Study Finds Differences in Perception of Mental Health Providers’ Cultural Competence

A new study by researchers at Yale University, the Memorial Sloan Kettering Cancer Center in New York, and Vanderbilt University finds that patients who identify as racial and ethnic minorities prefer medical providers who share and understand their culture, but those patients are not as likely as others to access providers who can provide such care.

The study involved 3,910 patients who participated in a recent U.S. National Health Interview Survey. Findings suggest that racial and ethnic disparities exist in how patients perceive their providers’ cultural competence. Those disparities are especially pronounced in patients with depression.

The authors say the results highlight the importance of incorporating culturally competent and humble interactions in psychiatric care. “We hope that our paper convinces physicians and other providers to obtain the training in cultural competency necessary to take best care of all patients with anxiety and depression, especially those from racial and ethnic minoritized populations who see this as vital to their care,” said Ayana Jordan, an assistant professor of psychiatry at Yale University and a co-author of the study.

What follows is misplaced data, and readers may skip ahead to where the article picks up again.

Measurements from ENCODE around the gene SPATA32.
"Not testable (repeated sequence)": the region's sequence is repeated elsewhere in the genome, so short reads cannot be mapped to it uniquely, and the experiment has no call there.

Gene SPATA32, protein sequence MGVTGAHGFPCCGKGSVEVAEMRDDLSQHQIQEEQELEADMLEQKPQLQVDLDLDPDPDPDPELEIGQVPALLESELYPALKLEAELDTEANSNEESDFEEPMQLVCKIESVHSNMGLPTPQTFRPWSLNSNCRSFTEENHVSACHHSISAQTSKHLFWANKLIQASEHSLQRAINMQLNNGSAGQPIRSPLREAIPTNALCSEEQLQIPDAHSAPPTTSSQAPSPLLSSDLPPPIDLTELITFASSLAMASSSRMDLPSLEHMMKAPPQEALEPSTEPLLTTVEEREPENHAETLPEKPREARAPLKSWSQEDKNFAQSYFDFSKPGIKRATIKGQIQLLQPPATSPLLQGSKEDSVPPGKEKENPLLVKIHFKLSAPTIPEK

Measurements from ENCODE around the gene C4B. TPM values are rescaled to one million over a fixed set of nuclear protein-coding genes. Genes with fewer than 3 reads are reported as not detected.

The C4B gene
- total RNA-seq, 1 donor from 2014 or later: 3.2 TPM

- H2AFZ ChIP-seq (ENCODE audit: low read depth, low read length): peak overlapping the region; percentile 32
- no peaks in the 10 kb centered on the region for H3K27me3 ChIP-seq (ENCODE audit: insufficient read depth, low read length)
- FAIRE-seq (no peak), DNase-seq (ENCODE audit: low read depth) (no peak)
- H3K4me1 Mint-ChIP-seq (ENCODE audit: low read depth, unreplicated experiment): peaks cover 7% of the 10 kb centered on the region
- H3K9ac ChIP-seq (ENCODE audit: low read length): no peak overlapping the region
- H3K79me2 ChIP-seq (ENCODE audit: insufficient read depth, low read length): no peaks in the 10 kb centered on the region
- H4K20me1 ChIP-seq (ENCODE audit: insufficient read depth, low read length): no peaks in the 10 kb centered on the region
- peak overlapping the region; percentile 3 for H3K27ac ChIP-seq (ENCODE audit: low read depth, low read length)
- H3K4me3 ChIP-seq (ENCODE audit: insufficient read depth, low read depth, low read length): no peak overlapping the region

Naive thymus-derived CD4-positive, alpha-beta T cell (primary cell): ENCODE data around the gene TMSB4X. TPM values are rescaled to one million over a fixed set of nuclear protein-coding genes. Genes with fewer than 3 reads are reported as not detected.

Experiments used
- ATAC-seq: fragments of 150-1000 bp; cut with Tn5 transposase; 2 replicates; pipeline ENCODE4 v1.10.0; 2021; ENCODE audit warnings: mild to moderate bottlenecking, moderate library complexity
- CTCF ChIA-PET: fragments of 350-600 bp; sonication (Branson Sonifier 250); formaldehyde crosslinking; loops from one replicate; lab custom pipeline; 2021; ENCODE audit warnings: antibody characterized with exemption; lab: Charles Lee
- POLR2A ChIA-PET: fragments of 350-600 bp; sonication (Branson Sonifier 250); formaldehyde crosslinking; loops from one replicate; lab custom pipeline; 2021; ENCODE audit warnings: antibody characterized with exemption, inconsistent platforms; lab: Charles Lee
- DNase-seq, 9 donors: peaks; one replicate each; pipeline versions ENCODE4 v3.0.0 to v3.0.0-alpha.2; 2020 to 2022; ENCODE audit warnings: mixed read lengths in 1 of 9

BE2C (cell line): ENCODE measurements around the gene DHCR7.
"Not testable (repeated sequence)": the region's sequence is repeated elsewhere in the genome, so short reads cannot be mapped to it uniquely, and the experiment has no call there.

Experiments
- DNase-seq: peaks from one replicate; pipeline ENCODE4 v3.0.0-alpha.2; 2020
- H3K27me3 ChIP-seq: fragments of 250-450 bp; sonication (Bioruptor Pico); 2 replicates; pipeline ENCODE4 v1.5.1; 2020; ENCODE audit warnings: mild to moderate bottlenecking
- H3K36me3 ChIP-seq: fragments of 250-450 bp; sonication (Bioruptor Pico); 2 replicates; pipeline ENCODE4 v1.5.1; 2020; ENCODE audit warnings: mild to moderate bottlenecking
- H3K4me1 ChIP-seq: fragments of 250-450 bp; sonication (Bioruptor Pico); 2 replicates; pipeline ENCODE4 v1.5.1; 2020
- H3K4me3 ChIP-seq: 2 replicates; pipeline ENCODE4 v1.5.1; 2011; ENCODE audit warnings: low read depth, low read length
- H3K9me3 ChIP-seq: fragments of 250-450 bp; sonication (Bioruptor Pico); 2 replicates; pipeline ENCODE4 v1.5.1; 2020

Dr. Jordan said the new study adds to the existing literature by underscoring the importance of taking patient perspectives into account. “We believe that our findings offer a framework for mental health providers to approach delivering better care for patients who identify as racial/ethnic minorities, which will allow for better therapeutic relationships and improve outcomes in psychiatric care,” she said.

Dr. Jordan is a graduate of Hampton University in Virginia. She holds a master’s degree, a medical doctorate, and a Ph.D. from the Albert Einstein College of Medicine of Yeshiva University in New York.

The full study, “Racial and Ethnic Differences in Perception of Provider Cultural Competence Among Patients With Depression and Anxiety Symptoms: A Retrospective, Population-based, Cross-Sectional Analysis,” was published on the website of The Lancet Psychiatry. It can be accessed here.

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  1. Cardis Berry says:

    A very good study.

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